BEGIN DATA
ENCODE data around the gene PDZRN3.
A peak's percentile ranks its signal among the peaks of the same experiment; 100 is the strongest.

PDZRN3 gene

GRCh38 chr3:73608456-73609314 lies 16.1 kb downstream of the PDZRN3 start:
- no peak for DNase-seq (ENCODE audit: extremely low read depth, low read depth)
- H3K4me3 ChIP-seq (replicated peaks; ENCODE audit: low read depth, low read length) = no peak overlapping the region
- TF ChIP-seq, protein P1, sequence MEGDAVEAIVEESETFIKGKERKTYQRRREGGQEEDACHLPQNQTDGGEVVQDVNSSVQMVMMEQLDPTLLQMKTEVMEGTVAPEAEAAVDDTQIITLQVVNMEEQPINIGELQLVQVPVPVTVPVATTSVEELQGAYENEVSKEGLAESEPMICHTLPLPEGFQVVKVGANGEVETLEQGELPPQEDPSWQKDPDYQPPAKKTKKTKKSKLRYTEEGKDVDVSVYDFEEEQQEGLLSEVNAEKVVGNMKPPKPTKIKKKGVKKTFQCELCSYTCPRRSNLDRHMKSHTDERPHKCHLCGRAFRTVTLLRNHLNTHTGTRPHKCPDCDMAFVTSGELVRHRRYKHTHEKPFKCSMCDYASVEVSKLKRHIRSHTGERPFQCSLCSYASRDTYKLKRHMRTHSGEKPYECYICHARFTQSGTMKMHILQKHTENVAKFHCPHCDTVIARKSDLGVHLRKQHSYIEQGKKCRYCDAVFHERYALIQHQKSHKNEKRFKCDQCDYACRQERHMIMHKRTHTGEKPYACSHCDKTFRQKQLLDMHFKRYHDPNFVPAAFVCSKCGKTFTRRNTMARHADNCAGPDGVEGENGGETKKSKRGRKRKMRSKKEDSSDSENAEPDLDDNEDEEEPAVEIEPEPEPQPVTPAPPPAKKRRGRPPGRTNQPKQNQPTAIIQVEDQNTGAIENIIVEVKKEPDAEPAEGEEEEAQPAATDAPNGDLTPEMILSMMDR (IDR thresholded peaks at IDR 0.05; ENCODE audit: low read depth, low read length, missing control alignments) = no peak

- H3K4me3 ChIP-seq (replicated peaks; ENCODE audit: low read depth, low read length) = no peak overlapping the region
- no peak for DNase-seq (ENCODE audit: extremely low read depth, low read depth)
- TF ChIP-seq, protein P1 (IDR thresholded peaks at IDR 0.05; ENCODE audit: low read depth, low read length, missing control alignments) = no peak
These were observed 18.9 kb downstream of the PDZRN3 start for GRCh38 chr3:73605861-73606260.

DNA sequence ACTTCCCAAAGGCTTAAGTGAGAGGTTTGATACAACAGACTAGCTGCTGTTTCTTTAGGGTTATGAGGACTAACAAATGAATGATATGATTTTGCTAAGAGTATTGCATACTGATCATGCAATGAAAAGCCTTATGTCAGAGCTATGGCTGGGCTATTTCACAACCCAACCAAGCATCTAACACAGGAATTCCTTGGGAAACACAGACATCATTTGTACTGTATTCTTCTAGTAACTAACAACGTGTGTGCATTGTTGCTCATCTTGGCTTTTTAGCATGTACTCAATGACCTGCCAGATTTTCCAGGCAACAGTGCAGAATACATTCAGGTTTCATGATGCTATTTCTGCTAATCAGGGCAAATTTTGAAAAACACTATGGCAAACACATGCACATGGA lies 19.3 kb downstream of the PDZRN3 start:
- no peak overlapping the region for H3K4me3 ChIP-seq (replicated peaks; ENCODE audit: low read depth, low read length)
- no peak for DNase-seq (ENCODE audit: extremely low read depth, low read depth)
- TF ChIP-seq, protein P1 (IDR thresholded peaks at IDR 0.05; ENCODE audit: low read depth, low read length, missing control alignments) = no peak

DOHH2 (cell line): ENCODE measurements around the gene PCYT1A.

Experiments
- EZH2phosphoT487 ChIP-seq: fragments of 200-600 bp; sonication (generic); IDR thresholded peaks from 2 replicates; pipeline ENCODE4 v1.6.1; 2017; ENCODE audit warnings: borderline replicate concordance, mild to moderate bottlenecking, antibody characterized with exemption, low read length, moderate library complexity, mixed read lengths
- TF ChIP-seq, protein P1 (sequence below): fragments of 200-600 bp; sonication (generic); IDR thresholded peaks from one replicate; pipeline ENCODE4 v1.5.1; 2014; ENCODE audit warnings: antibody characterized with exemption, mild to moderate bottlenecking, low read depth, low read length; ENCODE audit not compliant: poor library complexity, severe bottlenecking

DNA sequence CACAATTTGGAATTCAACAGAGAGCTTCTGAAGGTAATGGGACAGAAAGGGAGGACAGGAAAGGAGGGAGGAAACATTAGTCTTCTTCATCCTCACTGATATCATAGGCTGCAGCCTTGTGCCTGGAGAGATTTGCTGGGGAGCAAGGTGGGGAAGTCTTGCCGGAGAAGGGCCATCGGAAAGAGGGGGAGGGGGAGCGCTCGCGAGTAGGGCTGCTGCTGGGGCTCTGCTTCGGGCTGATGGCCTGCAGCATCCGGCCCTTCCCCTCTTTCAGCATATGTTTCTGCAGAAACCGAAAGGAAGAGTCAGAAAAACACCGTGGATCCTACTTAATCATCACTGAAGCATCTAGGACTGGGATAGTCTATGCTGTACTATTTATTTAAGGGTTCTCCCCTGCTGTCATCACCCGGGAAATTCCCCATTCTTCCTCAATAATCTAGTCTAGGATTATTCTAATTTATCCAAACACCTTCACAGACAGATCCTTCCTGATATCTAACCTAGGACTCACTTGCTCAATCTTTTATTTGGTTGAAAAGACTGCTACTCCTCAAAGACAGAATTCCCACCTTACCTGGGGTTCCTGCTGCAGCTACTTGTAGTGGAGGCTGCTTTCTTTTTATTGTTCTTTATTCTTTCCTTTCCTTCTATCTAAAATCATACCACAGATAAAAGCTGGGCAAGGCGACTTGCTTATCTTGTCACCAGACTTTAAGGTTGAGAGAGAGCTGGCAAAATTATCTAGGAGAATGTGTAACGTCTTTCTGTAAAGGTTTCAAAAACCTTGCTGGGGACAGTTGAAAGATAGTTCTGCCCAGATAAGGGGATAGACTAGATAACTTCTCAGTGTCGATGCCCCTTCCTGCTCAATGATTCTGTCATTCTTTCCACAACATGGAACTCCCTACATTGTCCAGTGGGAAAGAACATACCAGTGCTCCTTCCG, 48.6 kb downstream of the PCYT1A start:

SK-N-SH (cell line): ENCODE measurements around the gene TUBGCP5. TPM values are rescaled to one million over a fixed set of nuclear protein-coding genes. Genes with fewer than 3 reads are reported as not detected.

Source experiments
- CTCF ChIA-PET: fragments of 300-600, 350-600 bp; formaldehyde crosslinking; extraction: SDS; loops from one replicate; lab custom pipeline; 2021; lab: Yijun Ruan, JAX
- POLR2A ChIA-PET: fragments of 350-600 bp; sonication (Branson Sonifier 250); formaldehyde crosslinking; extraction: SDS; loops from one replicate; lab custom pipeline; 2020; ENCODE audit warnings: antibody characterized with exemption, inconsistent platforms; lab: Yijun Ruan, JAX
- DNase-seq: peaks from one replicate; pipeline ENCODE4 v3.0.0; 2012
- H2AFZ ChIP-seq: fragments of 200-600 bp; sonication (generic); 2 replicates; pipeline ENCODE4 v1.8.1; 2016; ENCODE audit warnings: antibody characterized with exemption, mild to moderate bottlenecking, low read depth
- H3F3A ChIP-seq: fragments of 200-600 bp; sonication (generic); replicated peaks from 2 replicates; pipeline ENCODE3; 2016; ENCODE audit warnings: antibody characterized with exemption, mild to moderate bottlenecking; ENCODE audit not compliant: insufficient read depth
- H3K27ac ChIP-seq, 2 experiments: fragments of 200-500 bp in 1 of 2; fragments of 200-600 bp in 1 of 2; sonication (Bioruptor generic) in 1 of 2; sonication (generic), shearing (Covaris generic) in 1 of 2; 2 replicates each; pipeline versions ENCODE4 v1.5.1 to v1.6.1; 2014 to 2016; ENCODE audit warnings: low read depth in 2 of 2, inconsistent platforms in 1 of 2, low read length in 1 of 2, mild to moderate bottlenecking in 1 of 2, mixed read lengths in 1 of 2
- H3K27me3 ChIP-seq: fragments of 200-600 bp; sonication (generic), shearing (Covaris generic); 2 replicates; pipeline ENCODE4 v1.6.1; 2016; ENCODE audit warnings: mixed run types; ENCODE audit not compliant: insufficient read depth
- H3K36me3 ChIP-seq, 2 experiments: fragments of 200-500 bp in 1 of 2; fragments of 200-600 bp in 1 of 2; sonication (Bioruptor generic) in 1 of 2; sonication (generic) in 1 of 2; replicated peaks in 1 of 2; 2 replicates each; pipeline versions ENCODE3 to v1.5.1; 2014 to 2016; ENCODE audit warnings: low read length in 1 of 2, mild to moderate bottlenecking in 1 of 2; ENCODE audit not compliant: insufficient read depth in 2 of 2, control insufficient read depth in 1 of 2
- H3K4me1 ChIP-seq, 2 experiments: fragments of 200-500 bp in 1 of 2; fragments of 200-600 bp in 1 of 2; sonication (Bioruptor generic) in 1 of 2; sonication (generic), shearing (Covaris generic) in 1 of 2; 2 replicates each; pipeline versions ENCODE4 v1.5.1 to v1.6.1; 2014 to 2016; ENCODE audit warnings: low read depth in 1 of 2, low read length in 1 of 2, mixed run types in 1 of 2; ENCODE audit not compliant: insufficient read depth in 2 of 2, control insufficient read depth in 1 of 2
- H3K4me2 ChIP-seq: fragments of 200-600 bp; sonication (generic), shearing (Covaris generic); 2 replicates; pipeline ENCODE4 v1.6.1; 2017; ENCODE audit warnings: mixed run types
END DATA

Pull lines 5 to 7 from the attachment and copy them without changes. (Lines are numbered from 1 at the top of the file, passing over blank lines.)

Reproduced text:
- no peak for DNase-seq (ENCODE audit: extremely low read depth, low read depth)
- H3K4me3 ChIP-seq (replicated peaks; ENCODE audit: low read depth, low read length) = no peak overlapping the region
- TF ChIP-seq, protein P1, sequence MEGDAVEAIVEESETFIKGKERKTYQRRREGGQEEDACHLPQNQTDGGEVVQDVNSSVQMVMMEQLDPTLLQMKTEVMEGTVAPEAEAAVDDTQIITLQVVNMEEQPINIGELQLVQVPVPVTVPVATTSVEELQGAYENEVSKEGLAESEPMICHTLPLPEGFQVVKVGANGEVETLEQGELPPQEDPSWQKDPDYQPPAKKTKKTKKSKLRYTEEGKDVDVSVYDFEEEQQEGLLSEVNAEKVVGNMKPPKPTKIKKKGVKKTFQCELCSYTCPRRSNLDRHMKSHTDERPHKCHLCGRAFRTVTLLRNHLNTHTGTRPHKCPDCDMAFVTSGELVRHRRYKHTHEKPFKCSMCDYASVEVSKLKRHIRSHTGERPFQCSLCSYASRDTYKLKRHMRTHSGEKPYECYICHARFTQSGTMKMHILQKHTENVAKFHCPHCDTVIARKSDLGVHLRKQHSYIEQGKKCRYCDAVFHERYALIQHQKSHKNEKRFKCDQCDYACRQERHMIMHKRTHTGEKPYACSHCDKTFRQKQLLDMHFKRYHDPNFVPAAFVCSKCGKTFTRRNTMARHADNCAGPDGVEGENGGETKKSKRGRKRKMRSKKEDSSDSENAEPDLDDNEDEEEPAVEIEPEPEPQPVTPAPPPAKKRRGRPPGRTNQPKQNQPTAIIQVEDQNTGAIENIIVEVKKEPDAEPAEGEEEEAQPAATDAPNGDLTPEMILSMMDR (IDR thresholded peaks at IDR 0.05; ENCODE audit: low read depth, low read length, missing control alignments) = no peak